Pedestrians who pass by the old armory building on Burlington’s Main Street frequently peer into the tall windows and make comments along the lines of “When will it be done?” Seeing nothing through the glass but construction equipment and piles of building materials, they might assume the much-anticipated hotel at 101 Main isn’t finished. They would be wrong.
The Hilton Garden Inn opened for business at the end of January. To the left of those windows, a peek around the building’s corner reveals the hotel’s east-facing entrance, with a covered drop-off area for guests and waiting valets. Beyond that, the Hilton makes a right angle. The perpendicular length swaddled in handsome black brick fills the entire center of the Main-Pine-King-St. Paul city block and offers guests a “back door” across the street from Pizzeria Verità.
The hotel’s restaurant-bar, too, is open to guests and the public for breakfast and dinner; the Armory Grille and Bar resides above the unfinished street-side space that many locals of a certain age still fondly remember as “Hunt’s.” That was the legendary nightclub R.W. Hunt Mill & Mining Company. By summer’s end, its capacious quarters will be the new home of the Vermont Comedy Club — and the repurposed and refurbished armory will, at last, look “done.”
Meantime, Erik Hoekstra is pleased to show a reporter around the brand-new and fully functional hotel. As the project’s manager and co-owner of the Hilton franchise — with his Redstone partner, Larry Williams; Doug Nedde of Nedde Real Estate and a group of private local investors — he’s both proud and relieved to see it finally open. (Redstone began planning the urban development in 2001; Hoekstra came on board in 2006.) And Hoekstra, 37, is quick to point out that, for all the hotel’s amenities, its biggest attraction is its downtown location.
Many travelers, Hoekstra says, have begun passing up bland airport hotels in favor of walkable urban locations that offer a variety of restaurants, shops, galleries and bars, all bringing opportunities to experience local color. Downtown Burlington certainly offers all those — and then there’s that lovely lake just down the street.
The second floor of the 1904 red-brick armory now consists of a sleek, contemporary lobby, flanked on one side by the high-ceilinged restaurant — flooded with natural light during the day — and on the other by a check-in desk. Anyone who visited the offices that once occupied this space, particularly after a 2003 fire in the building, will be astonished by the transformation.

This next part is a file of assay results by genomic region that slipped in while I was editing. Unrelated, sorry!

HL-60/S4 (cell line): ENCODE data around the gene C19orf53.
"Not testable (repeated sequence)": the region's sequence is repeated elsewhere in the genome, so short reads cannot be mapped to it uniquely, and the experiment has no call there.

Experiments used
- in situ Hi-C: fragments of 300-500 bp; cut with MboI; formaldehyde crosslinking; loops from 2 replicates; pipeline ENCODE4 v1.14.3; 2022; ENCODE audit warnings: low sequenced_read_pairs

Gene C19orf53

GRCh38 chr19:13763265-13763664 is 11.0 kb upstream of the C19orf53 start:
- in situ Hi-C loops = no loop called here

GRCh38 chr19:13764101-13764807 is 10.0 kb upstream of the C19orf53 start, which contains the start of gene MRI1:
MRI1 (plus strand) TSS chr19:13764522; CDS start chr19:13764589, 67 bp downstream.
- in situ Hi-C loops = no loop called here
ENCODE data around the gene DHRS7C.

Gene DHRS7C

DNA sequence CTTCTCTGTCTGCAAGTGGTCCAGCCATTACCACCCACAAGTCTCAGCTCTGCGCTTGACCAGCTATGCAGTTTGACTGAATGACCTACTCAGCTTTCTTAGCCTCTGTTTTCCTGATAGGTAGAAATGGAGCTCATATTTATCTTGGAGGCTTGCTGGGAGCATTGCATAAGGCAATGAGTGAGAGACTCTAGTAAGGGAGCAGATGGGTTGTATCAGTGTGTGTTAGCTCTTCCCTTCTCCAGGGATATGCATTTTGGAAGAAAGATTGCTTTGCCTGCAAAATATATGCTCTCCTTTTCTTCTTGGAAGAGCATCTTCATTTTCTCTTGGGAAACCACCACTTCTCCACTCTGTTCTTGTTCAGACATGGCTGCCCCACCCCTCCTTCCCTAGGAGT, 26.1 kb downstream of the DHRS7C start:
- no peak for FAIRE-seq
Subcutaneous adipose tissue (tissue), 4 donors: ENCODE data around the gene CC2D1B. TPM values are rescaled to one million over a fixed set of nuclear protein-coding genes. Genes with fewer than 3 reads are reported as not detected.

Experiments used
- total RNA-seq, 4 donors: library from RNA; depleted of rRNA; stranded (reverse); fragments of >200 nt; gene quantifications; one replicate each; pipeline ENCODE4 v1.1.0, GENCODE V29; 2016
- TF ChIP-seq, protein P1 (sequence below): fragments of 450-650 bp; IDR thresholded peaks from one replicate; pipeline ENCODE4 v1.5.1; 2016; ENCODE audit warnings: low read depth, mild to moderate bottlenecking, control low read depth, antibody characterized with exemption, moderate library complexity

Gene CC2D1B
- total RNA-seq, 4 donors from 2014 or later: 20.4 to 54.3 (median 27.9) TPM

The décor is the handiwork of Boston-based design firm Group One Partners, and it’s hipper than you’d expect from a mainstream chain hotel. Dark woods contrast with colorful accents such as bright-blue leather chairs, distressed-leather settees with chic pillows, corrugated-metal sliding doors and tall orange barstools.
Hoekstra notes that, while the Garden Inn franchise requires a nature theme and comes with a hotel prototype, this project is anything but standard issue. “We’re in a downtown urban location in a historic building,” he says. “We can’t build a prototype — not that we wanted to.” In fact, Hoekstra seems proudest of the local contributions to the Garden Inn. Local art, that is.
Conant Metal & Light fabricated the lighting above the bar. Five clear-glass light globes hang suspended among dozens of metal hoops of various sizes; one imagines counting them under the pleasant influence of, say, a Burlington Mule. Conant also provided the clever light installation in a back hallway: It’s a collection of vintage flashlights that hang from the ceiling, pointed at the floor.
While lighting by the repurposing geniuses at Conant is practically de rigueur in local restaurants, Vermont artworks turn up all over this hotel. Hoekstra worked with Burlington City Arts to place dozens of pieces of art by local artists, with something in nearly every room. Original monoprints and giclée prints by Casey Blanchard easily uphold the “nature” theme; so do large-scale collage-paintings of red poppies by Johanne Durocher Yordan. Other artists represented include painters Carolyn Enz Hack and Cameron Schmitz; and photographers Carl Rubino, Krista Cheney and Jeff Schneiderman.
Guests may be surprised to find artwork gracing even the nondescript luggage carts and a bench by the hotel’s front door. That would be colorful “yarn bombing” by Erinn Simon. Inside the hotel, too, the fiber artist has created a Vermont-shaped installation of yarn — in green, of course.
Last month, sculptor R. Elliott Katz completed his installation of “Mushroom Grove,” a pair of tall, organic-looking sculptures outside the hotel’s St. Paul Street door. Later this spring, Hoekstra says, Katz will contribute “Brightly Colored Trees” — tree trunks painted fire-engine red, sans branches — along the Main Street entrance.
“The art project will evolve over time,” Hoekstra says. He adds, “What we spent to put Vermont-based art in every room was only slightly more than stock ‘hotel art.’”
Hoekstra and Williams, who also developed the Old North End building that houses apartments and the restaurant Butch + Babe’s, are looking toward new projects, including an apartment building across the street from Pearl Street Beverage, and student housing at the University of Vermont. But what really excites him, Hoekstra says, is “adaptive reuse of historic buildings and urban in-fill.”
“I could make more money elsewhere, but we prefer this,” he says. “What keeps us going is, every day is different.”